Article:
20. Zhang, T.R.; Dong, W.J.; Keeter-Brewer, M.; Konar, S.; Njabon, R.N.; Tian, Z.R. Site-specific nucleation and growth kinetics in hierarchical nanosyntheses of branched ZnO crystallites. J. Am. Chem. Soc. 2006, 128, 10960–10968. [Google Scholar] [CrossRef]
  21. Andeen, D.; Kim, J.H.; Lange, F.F.; Goh, G.K.L.; Tripathy, S. Lateral epitaxial overgrowth of ZnO in water at 90 degrees C. Adv. Funct. Mater. 2006, 16, 799–804. [Google Scholar] [CrossRef]
  22. Meagley, K.L.; Garcia, S.P. Chemical Control of Crystal Growth with Multidentate Carboxylate Ligands: Effect of Ligand Denticity on Zinc Oxide Crystal Shape. Cryst. Growth Des. 2012, 12, 707–713. [Google Scholar] [CrossRef]
  23. Das, S.; Dutta, K.; Pramanik, A. Morphology control of ZnO with citrate: A time and concentration dependent mechanistic insight. Crystengcomm 2013, 15, 6349–6358. [Google Scholar] [CrossRef]
  24. Geng, J.; Song, G.H.; Jia, X.D.; Cheng, F.F.; Zhu, J.J. Fast One-Step Synthesis of Biocompatible ZnO/Au Nanocomposites with Hollow Doughnut-Like and Other Controlled Morphologies. J. Phys. Chem. C 2012, 116, 4517–4525. [Google Scholar] [CrossRef]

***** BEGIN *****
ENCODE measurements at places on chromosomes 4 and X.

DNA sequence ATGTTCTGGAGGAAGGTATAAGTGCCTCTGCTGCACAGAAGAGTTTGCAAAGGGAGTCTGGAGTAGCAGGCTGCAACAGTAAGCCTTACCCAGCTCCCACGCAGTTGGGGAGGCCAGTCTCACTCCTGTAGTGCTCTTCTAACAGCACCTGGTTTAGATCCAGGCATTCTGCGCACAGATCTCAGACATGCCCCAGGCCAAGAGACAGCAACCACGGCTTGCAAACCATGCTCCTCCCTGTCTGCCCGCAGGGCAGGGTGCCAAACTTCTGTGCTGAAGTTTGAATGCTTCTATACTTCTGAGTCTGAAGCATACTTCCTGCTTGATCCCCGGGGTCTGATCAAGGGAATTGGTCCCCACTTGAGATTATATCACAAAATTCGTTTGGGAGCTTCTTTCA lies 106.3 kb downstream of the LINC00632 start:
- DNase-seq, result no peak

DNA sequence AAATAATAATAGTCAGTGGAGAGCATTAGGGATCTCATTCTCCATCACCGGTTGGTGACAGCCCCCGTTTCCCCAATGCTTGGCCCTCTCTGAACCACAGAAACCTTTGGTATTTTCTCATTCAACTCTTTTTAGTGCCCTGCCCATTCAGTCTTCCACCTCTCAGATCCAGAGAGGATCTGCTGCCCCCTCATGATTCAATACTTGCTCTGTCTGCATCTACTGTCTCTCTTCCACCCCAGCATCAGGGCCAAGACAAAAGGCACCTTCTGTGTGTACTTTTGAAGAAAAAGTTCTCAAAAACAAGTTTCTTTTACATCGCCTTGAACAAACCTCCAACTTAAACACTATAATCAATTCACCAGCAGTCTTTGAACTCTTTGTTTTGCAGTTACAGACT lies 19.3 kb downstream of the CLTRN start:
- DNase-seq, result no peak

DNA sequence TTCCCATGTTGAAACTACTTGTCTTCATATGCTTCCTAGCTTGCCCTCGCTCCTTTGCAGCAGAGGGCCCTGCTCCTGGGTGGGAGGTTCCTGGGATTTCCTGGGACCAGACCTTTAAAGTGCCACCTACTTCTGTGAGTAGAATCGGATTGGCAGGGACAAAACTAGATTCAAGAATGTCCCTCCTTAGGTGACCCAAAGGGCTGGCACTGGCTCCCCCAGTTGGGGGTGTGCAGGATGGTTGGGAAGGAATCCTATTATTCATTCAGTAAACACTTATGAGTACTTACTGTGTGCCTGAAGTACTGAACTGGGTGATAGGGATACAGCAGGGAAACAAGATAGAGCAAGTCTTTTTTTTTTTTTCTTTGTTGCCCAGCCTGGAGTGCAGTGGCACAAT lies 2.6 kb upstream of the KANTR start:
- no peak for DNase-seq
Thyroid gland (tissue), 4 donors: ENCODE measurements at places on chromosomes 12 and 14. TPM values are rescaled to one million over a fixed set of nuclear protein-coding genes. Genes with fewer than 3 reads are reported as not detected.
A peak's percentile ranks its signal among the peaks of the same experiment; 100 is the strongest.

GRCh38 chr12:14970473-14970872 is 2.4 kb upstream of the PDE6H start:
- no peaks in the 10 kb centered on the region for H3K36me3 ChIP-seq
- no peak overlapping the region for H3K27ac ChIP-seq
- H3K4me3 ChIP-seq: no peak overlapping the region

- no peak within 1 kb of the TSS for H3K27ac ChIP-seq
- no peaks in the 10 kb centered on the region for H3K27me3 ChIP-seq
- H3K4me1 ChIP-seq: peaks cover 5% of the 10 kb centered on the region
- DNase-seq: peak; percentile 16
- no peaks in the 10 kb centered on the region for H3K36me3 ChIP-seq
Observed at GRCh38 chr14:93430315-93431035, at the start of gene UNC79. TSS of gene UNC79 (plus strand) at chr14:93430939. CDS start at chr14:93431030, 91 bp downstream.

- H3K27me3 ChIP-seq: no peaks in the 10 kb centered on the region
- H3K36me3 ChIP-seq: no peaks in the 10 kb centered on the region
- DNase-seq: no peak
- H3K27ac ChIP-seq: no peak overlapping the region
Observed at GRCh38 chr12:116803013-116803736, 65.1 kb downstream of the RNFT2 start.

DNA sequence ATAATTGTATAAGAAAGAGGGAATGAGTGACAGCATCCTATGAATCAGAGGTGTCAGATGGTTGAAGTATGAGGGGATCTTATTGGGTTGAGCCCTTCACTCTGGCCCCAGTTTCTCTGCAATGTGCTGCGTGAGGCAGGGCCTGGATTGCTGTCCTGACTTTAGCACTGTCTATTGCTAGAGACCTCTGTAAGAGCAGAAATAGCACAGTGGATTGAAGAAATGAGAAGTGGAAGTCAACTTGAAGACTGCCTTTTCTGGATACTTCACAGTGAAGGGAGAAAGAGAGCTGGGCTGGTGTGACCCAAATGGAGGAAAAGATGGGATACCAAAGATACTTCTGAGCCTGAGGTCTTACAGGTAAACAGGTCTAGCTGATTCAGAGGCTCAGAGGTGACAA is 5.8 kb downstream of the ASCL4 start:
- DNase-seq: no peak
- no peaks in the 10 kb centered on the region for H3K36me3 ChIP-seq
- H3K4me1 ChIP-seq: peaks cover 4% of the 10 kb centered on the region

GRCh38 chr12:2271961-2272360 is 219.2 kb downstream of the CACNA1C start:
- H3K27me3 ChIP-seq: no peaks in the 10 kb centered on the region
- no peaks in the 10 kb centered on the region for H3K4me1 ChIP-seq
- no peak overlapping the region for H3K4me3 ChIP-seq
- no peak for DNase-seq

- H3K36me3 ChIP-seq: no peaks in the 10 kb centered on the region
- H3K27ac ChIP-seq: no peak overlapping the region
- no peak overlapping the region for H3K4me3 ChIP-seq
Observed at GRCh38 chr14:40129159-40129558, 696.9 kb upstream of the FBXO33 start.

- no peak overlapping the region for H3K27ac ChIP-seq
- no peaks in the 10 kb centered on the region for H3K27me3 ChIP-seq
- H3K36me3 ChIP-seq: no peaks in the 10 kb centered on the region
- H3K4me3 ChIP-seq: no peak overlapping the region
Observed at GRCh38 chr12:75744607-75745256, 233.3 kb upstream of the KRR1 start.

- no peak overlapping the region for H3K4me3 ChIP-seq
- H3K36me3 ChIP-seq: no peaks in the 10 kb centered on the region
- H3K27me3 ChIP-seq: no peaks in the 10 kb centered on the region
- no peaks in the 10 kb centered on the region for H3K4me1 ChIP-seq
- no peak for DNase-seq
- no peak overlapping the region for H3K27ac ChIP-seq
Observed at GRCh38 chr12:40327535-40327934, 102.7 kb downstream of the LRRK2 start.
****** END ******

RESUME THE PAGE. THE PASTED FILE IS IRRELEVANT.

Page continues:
25. Nicholas, N.J.; Franks, G.V.; Ducker, W.A. Selective Adsorption to Particular Crystal Faces of ZnO. Langmuir 2012, 28, 7189–7196. [Google Scholar] [CrossRef]
  26. Milek, T.; Zahn, D. A Surfactants Walk to Work: Modes of Action of Citrate Controlling (10-10) and (000-1) Zinc Oxide Surface Growth from Solution. Z Anorg. Allg. Chem. 2016, 642, 902–905. [Google Scholar] [CrossRef]
  27. Wang, J.; Ma, P.Y.; Xiang, L. Effects of NaOH on formation of ZnO nanorods from epsilon-Zn(OH)2. Mater. Lett. 2015, 141, 118–121. [Google Scholar] [CrossRef]
  28. Sujuan, W.Z.L. Infrared Spectra Characteristics of Zinc Hydroxide and Zinc Oxide. Chin. J. Spectrosc. Lab. 2012, 29, 2172–2175. [Google Scholar]
  29. Dean, J.A. Lange’s Handbook of Chemistry, 15th ed.; McGraw-Hill Companies: New York, NY, USA, 1998. [Google Scholar]
  30. Mandal, U.K. Ionic elastomer based on carboxylated nitrile rubber: Infrared spectral analysis. Polym. Int. 2000, 49, 1653–1657. [Google Scholar] [CrossRef]